U.S. Secretary of State John Kerry sought to find new agreement with Russia on military operations in Syria, meeting with President Vladimir Putin for talks aimed at bringing an end to the five-year-old conflict and starting a political transition.
Kerry arrived late July 14 in the Russian capital and met immediately with the Russian leader. He was scheduled to speak with Foreign Minister Sergei Lavrov July 15.
At the three-hour meeting with Putin, Kerry "expressed concern about repeated violations of the cessation of hostilities by the Syrian regime," State Department spokesman John Kirby told reporters in Moscow.
"The two also discussed the need to need to increase pressure on terrorist groups like Daesh [Islamic State] and the Al-Qaeda affiliate in Syria, Jabhat al Nusra."
Kirby said Kerry stressed to Putin that "diplomatic efforts could not continue indefinitely" in the absence of "concrete, near-term steps."
Just before meeting, Putin said his last conversation with U.S. President Barack Obama had convinced him that both sides were sincere in their efforts to find a solution in Syria.
"I hope after today's consultations you'll be able to advise him of the progress made and possible headway for us to make," he told Kerry.
Kerry said Obama thought his last call with Putin was "constructive."
"Hopefully we'll be able to make some genuine progress that is measurable and implementable and that can make a difference in the course of events in Syria," Kerry said.
The Obama administration has repeatedly expressed frustration with Russia’s military intervention in Syria, which has largely been aimed at bolstering the regime of President Bashar al-Assad, a longtime ally of Moscow.
Since launching its air campaign in September, Russian forces have hit Islamic State (IS) fighters and groups with ties to terrorist organizations, just as the U.S.-led coalition has.
But Russia has also targeted moderate rebels, some trained by the United States and its allies, and it has done little to rein in Syrian forces from hitting civilian areas with weapons like barrel bombs.
Ahead of Kerry’s visit, the White House said July 14 that the United States is "not coordinating military operations" with Russia but would "welcome military contribution from Russia" that focuses on IS militants and the Al-Qaeda presence in Syria.
The Washington Post, meanwhile, reported that Kerry was bringing to Moscow a major proposal from Obama on cooperation in Syria.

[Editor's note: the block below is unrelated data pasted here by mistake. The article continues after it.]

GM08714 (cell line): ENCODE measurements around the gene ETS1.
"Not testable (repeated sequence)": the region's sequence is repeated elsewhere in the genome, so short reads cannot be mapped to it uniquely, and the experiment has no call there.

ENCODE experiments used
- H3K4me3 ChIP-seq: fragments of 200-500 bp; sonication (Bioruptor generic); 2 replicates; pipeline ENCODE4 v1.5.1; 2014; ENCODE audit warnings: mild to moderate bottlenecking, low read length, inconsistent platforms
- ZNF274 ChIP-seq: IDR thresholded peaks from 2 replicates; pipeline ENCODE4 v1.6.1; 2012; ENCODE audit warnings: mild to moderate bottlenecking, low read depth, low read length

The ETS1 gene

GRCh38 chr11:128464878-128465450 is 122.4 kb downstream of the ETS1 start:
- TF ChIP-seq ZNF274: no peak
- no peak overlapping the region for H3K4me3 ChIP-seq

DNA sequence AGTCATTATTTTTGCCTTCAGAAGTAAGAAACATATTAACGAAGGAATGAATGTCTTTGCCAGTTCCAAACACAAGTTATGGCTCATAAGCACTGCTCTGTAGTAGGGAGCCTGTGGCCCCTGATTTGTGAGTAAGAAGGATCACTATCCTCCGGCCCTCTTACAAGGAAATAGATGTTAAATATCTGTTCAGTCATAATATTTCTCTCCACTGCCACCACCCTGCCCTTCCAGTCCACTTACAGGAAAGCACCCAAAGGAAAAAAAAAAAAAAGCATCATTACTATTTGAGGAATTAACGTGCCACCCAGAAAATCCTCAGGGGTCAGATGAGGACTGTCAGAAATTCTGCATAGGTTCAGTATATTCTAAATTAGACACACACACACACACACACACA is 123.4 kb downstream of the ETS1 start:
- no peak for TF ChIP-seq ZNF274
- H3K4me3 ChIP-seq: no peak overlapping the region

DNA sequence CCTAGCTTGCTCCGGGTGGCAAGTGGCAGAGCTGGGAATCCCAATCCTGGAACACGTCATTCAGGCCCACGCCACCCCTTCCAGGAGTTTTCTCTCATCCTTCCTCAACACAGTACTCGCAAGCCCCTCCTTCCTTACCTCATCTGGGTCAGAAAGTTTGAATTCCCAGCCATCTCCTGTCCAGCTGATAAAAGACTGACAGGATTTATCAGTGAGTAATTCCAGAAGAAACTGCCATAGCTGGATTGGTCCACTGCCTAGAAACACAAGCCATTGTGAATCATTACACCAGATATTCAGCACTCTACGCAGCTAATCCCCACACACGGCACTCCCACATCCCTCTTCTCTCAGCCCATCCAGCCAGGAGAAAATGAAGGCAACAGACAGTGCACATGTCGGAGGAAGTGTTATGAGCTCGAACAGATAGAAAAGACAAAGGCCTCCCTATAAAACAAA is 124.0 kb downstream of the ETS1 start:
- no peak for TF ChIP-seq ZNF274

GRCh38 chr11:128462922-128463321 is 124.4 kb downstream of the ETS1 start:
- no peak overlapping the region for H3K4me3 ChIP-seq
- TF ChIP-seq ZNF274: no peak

The proposal, according to the newspaper, would be a new military command-and-control headquarters that would house U.S. and Russian military officers, intelligence officials, and subject-matter experts.
In exchange for U.S. cooperation, meanwhile, the Russians would pressure Assad to stop bombing moderate militant groups and civilians, and allow unfettered aid to besieged, rebel-held areas, the report said.
Washington also wants Russia's help to start a political transition that would ultimately end the Assad family’s four-decade reign.
Kerry’s efforts to engage Russia have been met with deep skepticism in many policy circles in Washington.
According to The Associated Press, opposition to the latest Syria plan is shared by a significant number of officials at the State Department, Defense Department, and in the U.S. intelligence community.
And a so-called “dissent cable” signed by 51 State Department officials last month showed a substantial part of the diplomatic establishment believing a U.S. military response against Assad was necessary.
That wariness has been deepened by Russian air strikes in the past week against U.S.-trained rebel camps.Last month, Russian planes hit a rebel encampment despite advance warnings from U.S. officials, and then returned for a second strike when U.S. jets left the area to refuel.
A U.S. official with access to classified intelligence reports told RFE/RL the incident was “very, very, very serious,” and said the potential for a clash between a U.S. and Russian jets had been high.
Meanwhile, on the ground in Syria, fighting has intensified near Aleppo, Syria's largest city prior to the war, and Assad has reasserted control over areas of the country he once lost.